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Today a USD 20 billion IndyMac bank went down. Got an email from a friend who gave an account of how it affects at the personal level..
Indy Mac bank based in California was taken over by FDIC on 7/11/2008 at 3:00 PM PDT and is the largest Bank Failure ever. It is strongly suggest that you review all bank accounts and keep the limits below $100,000 for bank accounts and below $500,000 for Brokerage.
My friend’s Dad had an account with > $30,000 at Indy Mac bank and he tried to get his money out last week and they said that they could not find his signature card, and refused his withdrawal. He then asked if they could wire the funds out, and they said that he would need to submit a notarized document requesting the wire. UNBELIEVABLE!!!
His dad’s account is fully insured, but most likely he will lose 1 months of Interest since his interest would have posted on 7/15/2008 and the bank went under on 7/11/2008.
There has been a lot of news around WAMU (Washington Mutual) and Lehmann Brothers, and they are also very large and could possibly go under. It is highly advisable to reduce all accounts EVERYWHERE below the insurance limits. Especially vunerable are all business accounts, which often have balances greater than the FDIC limits.
Please feel free to forward to others that you feel could benefit from such knowledge.
So, guys keep tabs on your banker and brokers, as many of them are moving to the fly-by-night operation style. You should check out the notice posted on the bank’s website – its amazing how a $20 billion dollar instution “closes” down overnight, and is opened the following business day taken over by the FDIC!!! The FDIC anticipates that $19 Billion of the $20 billion on deposit was insured. The FDIC expects that the $1 Billion in uninsured depositors will recover approximately 50% of their “investment” above the FDIC insurance limits.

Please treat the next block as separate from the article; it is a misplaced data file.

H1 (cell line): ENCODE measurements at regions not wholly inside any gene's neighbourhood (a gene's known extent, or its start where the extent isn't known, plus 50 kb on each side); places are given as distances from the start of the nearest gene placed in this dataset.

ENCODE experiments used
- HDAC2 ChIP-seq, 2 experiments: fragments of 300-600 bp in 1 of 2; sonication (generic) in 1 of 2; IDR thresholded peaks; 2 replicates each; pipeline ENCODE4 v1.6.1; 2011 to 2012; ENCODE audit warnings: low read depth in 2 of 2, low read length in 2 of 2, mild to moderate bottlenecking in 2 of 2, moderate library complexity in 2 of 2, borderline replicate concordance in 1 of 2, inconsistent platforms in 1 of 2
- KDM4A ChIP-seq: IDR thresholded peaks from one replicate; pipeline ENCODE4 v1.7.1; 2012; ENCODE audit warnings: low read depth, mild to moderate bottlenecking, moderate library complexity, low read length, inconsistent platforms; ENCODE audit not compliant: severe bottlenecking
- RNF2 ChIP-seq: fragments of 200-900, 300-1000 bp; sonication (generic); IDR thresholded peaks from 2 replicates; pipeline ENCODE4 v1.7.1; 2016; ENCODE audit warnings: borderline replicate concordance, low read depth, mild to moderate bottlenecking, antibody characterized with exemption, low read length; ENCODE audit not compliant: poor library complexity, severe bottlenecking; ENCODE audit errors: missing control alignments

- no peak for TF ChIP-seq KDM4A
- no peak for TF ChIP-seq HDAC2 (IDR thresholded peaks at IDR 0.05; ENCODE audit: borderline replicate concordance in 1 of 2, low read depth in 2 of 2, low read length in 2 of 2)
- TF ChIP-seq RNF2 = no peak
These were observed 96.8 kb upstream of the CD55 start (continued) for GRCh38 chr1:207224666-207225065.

How the failure happened?
IndyMac grew rapidly during the real estate and home building boom. Its specialty was so-called Alt-A loans, those for which home buyers were asked to produce little or no evidence of income or assets other than the house they were buying.
While home prices climbed, Alt-A loans posed few problems for IndyMac. If a buyer wasn’t able to afford his payments, the bank got title to a home worth more than the amount owed. The bank was also able to find investors eager to buy pools of those mortgages that had been pulled together into securities backed by the future payments.
But when the housing bubble burst and prices began to fall, losses at IndyMac began to rise. Investors ran away from the mortgage-backed securities, leaving the bank to suffer the loan losses itself and without the funding it needed to make new, safer loans.